However, bottle-fed babies may need some extra water in hot weather. This should be tap water that’s first been boiled and then cooled as it’s not sterile straight from the tap. Don’t use bottled water as it may contain too much sodium or sulphate.
No harm can come from giving a baby water — as long as it is purified — but a mother’s milk gives everything that is needed in terms of nutrition and hydration for the first six months, including fat, carbohydrates, proteins, vitamins, minerals and water.
It also contains factors needed to strengthen a baby’s immune system and mature the digestive system. It is what nature evolved over millennia.
Another reason why water should be discouraged in the early days of breastfeeding is that it may interfere with the establishment of a mother’s milk supply. That’s because if milk is not removed, then a protein inside the breast that inhibits milk production will start to collect and stop the cells from secreting any more milk.
This helps to protect the breast against the harmful effects of being too full, but may cut off milk supply prematurely.
Water should start to be introduced at the six month mark, as the baby is weaned on to a mixed intake.
The only caveat is if the baby is ill and has a raised body temperature, then additional fluids may be necessary.
This advice has not changed over many years. I made a swift phone call before responding to your letter to check my recollection: my first son, Ben, was born in 1976 and never had anything at all except breast milk until his mother started to wean him at about six months (quite late even in that hippy era), when she had to return to work — and he is thundering on in good nick, 41 years old recently.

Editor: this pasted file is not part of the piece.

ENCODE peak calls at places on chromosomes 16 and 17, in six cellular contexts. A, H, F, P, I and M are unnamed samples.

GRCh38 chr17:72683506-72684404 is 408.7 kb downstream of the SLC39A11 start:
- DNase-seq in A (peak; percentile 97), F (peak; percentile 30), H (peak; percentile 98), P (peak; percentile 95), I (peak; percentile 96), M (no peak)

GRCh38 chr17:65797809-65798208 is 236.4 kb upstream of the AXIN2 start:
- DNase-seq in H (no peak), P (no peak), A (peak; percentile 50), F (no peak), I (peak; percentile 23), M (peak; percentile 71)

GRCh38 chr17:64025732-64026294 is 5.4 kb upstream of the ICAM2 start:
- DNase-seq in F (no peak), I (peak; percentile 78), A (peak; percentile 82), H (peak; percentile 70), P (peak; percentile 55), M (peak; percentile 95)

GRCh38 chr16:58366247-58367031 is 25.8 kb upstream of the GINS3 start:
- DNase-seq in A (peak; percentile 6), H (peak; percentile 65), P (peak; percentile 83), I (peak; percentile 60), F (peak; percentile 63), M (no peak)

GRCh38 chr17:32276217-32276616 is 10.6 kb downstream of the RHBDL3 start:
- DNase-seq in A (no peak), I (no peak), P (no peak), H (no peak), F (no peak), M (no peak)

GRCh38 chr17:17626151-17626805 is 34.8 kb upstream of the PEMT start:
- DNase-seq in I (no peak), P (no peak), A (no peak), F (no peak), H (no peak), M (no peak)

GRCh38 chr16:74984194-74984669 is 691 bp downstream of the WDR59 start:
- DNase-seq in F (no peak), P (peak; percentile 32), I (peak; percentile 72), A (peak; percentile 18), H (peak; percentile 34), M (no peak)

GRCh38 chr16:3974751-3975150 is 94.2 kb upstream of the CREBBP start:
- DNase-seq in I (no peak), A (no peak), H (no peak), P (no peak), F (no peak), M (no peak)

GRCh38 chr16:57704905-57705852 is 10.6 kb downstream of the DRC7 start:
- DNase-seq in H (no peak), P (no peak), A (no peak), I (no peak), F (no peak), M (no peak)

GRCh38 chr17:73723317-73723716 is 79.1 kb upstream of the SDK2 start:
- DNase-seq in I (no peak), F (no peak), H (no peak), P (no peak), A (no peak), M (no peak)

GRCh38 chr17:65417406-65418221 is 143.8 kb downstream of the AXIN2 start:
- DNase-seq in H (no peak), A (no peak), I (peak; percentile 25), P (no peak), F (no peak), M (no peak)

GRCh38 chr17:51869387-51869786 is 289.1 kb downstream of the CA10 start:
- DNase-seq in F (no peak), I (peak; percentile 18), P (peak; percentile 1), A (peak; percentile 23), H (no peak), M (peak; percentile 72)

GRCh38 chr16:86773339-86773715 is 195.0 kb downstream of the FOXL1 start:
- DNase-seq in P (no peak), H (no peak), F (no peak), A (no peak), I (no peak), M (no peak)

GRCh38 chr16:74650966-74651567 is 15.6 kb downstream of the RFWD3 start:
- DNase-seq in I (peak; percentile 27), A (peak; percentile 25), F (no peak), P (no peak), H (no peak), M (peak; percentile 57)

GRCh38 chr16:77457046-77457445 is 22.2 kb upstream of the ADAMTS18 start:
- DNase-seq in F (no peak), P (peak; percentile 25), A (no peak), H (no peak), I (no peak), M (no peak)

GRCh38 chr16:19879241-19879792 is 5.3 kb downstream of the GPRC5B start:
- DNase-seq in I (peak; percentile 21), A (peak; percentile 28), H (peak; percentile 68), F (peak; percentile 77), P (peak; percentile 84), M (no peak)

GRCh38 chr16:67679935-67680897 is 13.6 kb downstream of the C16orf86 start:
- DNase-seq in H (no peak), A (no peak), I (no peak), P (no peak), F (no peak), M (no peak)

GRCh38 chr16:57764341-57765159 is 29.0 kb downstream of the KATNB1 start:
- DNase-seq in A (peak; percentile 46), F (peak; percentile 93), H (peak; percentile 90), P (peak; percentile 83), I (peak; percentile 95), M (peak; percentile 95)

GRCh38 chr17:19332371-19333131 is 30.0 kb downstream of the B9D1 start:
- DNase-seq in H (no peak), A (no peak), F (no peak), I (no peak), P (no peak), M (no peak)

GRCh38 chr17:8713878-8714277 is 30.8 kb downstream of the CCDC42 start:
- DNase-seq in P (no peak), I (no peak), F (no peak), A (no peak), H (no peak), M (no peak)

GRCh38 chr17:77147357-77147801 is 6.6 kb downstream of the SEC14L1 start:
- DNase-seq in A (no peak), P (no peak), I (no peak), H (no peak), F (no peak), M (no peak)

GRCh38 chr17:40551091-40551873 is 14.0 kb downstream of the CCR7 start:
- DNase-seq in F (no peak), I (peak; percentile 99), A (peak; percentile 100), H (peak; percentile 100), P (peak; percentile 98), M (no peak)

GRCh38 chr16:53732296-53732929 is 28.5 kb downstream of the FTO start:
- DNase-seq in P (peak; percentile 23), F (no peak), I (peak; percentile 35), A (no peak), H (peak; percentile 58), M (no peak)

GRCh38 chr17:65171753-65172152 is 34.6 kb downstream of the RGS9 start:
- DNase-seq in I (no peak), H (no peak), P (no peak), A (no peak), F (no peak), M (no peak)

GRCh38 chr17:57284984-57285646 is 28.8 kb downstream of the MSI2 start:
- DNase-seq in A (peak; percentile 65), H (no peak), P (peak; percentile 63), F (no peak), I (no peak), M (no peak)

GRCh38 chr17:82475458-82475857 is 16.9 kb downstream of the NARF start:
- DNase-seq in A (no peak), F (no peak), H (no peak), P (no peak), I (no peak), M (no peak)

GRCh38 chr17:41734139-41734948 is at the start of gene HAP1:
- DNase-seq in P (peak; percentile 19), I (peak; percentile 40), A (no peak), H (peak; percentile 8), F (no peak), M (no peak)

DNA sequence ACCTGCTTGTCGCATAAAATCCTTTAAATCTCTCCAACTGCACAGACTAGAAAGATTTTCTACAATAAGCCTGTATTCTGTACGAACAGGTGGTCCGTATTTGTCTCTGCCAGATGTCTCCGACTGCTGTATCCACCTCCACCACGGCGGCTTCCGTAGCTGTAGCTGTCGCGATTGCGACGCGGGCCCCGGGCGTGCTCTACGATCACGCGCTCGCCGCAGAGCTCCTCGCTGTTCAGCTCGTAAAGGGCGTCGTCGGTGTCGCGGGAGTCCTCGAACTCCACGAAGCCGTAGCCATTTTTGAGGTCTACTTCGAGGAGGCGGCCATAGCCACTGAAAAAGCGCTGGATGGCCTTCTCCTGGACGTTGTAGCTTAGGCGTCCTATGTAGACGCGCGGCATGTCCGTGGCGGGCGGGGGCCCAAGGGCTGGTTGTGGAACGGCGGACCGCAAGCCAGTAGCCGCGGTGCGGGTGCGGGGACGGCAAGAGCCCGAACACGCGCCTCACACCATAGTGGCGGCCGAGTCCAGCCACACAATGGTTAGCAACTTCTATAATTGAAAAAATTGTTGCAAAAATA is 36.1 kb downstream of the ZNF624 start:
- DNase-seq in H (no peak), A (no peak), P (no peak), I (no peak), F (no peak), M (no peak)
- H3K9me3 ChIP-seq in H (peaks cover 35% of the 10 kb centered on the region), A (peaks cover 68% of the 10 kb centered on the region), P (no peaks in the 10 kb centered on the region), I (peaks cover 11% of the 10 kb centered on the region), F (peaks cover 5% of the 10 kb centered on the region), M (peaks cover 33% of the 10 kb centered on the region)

By the way… Patients want time with a GP, not an app
There is no relief on the horizon from the unfurling crisis in general practice. Our minds were focused on this yet again last week, with the announcement that GP services in one area are being provided via smartphones or tablet devices.
But giving medical consultations that are not face-to-face is to give second-class care — all quality doctors agree on that.
A new study looking at GP consultation times in 67 countries reveals the extent of the parlous state of primary care in the NHS, with the UK’s average consultations among the shortest in Europe and ranked 29th in the list.
Even Egypt recommends giving 30 minutes per patient, yet here, the average GP appointment is a dismal nine minutes and 22 seconds. Most GPs will say shorter consultation times compromise quality of care.
Another significant finding was an association between physician burnout and the stress imposed by short consultations. That’s compounded by other issues we’re already aware of: exhaustion, disillusionment, a lack of funding. I could go on.
But let me highlight one key factor: the number of patients GPs look after. When I visited Cuba in March, I learnt that each doctor treats between 120 and 150 families. With such a small list, the doctor has a detailed knowledge of every patient. In the UK GPs treat patients from a list of 2,500 to 3,000 people, up to 40 patients a day.
Is it a surprise to hear this impoverished country boasts a life expectancy close to that in the UK? The reasons why are not hard to find: they start with having the time needed to give support, advice and continuity of care.
We need a major rethink about how to fund primary care and the way it is delivered. Fancy soundbites about the innovation of smartphone consultations will not cut it: doctors need more manpower and more time.